Expert Review: Bloodletting, leeches, and hysterectomy

The history of migraine treatments reads like a chapter out of a bad thriller. Treatments of old included drilling holes in the skull, bloodletting, and the use of leeches.

Interestingly, some of these treatments are still in use today. If you search for medical studies published in scientific journals within the last few years, you'll find articles describing bloodletting techniques for migraine, still used in Asia and other parts of the world.

Hysterectomy is another migraine treatment that I'd thought was put away on some dusty shelf. The link between menstrual periods and migraines has long been recognized by both patients and their doctors. After women go through menopause, migraines often improve, leading doctors to speculate that hysterectomy might be an effective migraine treatment intervention, particularly in women with menstrual migraines who had completed their families. Research has generally shown that migraines do improve in postmenopausal women -- at least among women who enter menopause naturally. (Migraines often worsen temporarily when menopause first starts and women experience symptoms like hot flashes. Migraine improvement is expected during the later stages of natural menopause.)

Women undergoing surgical menopause after hysterectomy and ovary removal are more likely to experience migraine aggravation than relief. The most often reported study looking at the impact of menopause and migraine was published by researchers in Italy in 1993. In this study, migraines improved for two in three women after natural menopause. Migraine worsened for two in three women after surgical menopause (hysterectomy with removal of the ovaries).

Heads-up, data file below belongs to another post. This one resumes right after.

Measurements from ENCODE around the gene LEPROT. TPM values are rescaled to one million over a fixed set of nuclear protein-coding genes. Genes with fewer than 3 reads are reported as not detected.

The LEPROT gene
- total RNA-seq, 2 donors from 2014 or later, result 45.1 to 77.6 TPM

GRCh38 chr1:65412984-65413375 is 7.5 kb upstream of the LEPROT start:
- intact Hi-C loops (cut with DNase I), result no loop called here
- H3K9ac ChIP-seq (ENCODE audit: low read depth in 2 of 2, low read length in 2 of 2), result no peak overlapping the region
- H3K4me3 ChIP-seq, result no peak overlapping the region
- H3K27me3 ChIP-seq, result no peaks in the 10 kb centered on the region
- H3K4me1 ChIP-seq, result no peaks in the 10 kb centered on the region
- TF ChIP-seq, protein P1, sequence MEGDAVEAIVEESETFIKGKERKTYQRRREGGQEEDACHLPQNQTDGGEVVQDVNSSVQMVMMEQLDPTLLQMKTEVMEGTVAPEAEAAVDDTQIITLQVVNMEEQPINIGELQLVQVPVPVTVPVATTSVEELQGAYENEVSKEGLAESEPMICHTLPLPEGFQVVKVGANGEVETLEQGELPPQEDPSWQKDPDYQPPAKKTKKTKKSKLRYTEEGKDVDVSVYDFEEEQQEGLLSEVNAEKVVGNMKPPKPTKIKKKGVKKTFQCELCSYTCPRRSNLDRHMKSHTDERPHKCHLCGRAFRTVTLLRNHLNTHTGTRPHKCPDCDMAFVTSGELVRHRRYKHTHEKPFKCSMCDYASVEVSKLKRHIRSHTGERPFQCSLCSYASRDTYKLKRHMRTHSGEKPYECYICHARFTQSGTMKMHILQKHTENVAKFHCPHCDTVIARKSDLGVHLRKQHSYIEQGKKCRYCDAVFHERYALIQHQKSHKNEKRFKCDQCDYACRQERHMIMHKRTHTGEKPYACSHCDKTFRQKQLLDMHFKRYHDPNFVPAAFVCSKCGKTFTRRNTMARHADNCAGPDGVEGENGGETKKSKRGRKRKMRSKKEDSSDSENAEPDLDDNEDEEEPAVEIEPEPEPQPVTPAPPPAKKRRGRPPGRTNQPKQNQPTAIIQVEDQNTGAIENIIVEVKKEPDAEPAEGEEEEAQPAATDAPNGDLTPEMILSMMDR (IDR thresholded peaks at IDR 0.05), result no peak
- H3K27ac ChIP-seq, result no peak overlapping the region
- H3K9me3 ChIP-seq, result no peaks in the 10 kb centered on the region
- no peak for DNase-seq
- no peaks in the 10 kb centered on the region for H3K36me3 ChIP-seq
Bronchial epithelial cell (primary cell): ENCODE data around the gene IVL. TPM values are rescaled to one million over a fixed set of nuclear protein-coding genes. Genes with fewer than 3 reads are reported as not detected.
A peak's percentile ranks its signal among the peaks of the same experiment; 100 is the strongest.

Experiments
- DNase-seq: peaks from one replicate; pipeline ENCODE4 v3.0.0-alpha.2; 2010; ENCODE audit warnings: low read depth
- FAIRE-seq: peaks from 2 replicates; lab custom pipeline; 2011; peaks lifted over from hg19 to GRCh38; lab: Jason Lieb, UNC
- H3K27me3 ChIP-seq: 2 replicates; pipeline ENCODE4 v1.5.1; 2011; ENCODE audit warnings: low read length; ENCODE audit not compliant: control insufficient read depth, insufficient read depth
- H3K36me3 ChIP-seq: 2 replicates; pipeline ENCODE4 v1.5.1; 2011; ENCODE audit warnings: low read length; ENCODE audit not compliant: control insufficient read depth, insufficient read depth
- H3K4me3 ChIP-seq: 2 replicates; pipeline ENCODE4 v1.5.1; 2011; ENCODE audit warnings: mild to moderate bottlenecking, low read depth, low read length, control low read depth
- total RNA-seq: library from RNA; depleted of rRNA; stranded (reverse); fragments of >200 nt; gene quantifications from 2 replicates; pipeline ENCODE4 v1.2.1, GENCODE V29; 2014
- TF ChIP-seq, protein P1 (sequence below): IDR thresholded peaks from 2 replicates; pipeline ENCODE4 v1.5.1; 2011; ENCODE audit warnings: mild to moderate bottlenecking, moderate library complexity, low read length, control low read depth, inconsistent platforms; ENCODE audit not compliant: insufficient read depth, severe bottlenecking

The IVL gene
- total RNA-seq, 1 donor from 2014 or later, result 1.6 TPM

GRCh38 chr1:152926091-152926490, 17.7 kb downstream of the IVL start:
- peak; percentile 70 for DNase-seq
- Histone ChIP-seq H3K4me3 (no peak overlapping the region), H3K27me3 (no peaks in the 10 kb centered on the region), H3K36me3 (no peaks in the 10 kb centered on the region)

The journal Acta Obstetricia et Gynecologica Scandinavica will be bringing the question of hysterectomy as a migraine therapy back to the forefront later this year with an article supporting hysterectomy and removing ovaries to manage migraines. In this study, a 40-year-old woman had been through a lot of migraine treatments and hormonal therapies for her menstrual migraines. Eventually, her doctors gave her the medication Lupron to cause a medically-induced menopause. After playing around with additional hormone therapy, her migraines improved and she continued Lupron for 14 months. At that point, she underwent hysterectomy and removal of her ovaries, becoming headache free. The authors of the study concluded that hysterectomy and ovary removal might be considered as a treatment for menstrual migraine.

The important take home messages from this new study and previously published studies are:

  • Hysterectomy is probably not an effective migraine treatment for most women with migraine
  • In some cases, women whose migraine improve with medical menopause may continue to do well after hysterectomy
  • While the woman in the case described in Acta Obstetricia et Gynecologica Scandinavica did well after hysterectomy, there may have been numerous other factors that affected her migraines that were not taken into account, especially as her migraines had been fairly well controlled for almost a year before surgery
  • This report will probably result in newer large studies evaluating how migraines have changed in large groups of women entering menopause, comparing natural and surgical menopause. These types of studies will help confirm whether some women might consider hysterectomy or not

The study should not make hysterectomy routine practice as a treatment for menstrual migraine. But this positive report may help doctors select which patients might be analyzed in future studies to help answer this question.

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This article represents the opinions, thoughts, and experiences of the author; none of this content has been paid for by any advertiser. The team does not recommend or endorse any products or treatments discussed herein. Learn more about how we maintain editorial integrity here.

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